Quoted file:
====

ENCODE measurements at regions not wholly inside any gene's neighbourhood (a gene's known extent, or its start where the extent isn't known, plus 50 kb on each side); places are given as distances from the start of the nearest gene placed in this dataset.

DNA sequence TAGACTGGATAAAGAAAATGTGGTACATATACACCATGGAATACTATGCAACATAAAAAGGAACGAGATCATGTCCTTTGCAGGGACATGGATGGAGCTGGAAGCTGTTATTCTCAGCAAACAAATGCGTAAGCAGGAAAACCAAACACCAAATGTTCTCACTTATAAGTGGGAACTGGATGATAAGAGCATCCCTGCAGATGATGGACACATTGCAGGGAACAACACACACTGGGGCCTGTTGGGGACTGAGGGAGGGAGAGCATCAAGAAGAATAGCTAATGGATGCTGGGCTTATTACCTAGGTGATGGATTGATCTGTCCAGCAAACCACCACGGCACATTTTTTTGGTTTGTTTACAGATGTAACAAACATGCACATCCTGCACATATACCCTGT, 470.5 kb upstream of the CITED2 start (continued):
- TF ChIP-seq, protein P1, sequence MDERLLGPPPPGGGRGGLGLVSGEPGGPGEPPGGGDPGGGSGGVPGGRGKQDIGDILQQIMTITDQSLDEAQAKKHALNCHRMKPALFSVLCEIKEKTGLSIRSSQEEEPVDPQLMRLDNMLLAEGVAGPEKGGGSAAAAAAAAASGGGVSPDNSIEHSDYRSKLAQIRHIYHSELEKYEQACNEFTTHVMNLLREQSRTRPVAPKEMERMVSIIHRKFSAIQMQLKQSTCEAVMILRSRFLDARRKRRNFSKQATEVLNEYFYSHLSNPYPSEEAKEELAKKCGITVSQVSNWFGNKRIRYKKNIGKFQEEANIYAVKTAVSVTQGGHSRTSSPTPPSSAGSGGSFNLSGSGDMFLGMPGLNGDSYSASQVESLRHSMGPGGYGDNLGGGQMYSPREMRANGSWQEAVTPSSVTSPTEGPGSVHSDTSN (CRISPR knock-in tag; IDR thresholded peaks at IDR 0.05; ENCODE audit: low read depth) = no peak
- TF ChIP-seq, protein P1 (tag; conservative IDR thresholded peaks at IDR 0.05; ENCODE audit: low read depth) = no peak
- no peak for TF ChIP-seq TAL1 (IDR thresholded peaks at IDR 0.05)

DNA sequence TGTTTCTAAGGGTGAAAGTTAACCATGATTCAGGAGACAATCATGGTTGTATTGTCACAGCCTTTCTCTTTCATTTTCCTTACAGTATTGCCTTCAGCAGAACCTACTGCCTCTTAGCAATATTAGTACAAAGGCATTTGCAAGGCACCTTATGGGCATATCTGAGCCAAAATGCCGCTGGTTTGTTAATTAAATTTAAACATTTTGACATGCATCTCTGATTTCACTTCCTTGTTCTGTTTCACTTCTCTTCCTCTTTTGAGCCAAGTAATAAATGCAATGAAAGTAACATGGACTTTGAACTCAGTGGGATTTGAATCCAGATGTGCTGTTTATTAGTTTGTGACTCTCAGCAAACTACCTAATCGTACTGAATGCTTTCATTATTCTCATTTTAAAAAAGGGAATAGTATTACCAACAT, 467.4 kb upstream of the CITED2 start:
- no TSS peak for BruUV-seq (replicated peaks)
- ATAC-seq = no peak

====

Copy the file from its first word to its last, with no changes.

ENCODE measurements at regions not wholly inside any gene's neighbourhood (a gene's known extent, or its start where the extent isn't known, plus 50 kb on each side); places are given as distances from the start of the nearest gene placed in this dataset.

DNA sequence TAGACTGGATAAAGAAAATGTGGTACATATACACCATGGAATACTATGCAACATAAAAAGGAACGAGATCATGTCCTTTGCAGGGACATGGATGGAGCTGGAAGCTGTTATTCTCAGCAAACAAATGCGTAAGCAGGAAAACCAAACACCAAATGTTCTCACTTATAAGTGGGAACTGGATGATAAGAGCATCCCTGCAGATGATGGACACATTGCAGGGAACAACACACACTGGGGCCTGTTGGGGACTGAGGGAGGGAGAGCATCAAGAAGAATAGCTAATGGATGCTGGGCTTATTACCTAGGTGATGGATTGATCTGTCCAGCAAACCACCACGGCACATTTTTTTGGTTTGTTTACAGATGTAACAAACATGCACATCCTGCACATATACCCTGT, 470.5 kb upstream of the CITED2 start (continued):
- TF ChIP-seq, protein P1, sequence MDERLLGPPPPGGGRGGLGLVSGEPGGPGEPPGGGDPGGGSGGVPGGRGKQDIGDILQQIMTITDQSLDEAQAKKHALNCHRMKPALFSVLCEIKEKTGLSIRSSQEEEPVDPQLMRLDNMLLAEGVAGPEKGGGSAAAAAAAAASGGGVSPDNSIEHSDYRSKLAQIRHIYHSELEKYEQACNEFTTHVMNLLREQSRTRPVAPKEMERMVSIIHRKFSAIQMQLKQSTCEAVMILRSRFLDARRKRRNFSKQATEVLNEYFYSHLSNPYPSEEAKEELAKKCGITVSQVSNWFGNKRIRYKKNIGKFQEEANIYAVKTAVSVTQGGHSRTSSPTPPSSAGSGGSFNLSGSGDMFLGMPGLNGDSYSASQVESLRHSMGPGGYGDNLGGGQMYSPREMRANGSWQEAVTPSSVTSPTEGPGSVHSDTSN (CRISPR knock-in tag; IDR thresholded peaks at IDR 0.05; ENCODE audit: low read depth) = no peak
- TF ChIP-seq, protein P1 (tag; conservative IDR thresholded peaks at IDR 0.05; ENCODE audit: low read depth) = no peak
- no peak for TF ChIP-seq TAL1 (IDR thresholded peaks at IDR 0.05)

DNA sequence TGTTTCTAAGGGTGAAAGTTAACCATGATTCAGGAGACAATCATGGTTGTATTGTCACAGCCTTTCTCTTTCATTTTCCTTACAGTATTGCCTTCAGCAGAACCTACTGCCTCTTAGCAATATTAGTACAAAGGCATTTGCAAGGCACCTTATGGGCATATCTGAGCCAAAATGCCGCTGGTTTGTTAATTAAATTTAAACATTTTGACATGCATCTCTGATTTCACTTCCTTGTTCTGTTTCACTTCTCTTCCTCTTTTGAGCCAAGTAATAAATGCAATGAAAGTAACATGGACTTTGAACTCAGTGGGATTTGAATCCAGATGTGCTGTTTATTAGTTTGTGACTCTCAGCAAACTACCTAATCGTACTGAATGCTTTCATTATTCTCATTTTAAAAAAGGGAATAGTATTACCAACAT, 467.4 kb upstream of the CITED2 start:
- no TSS peak for BruUV-seq (replicated peaks)
- ATAC-seq = no peak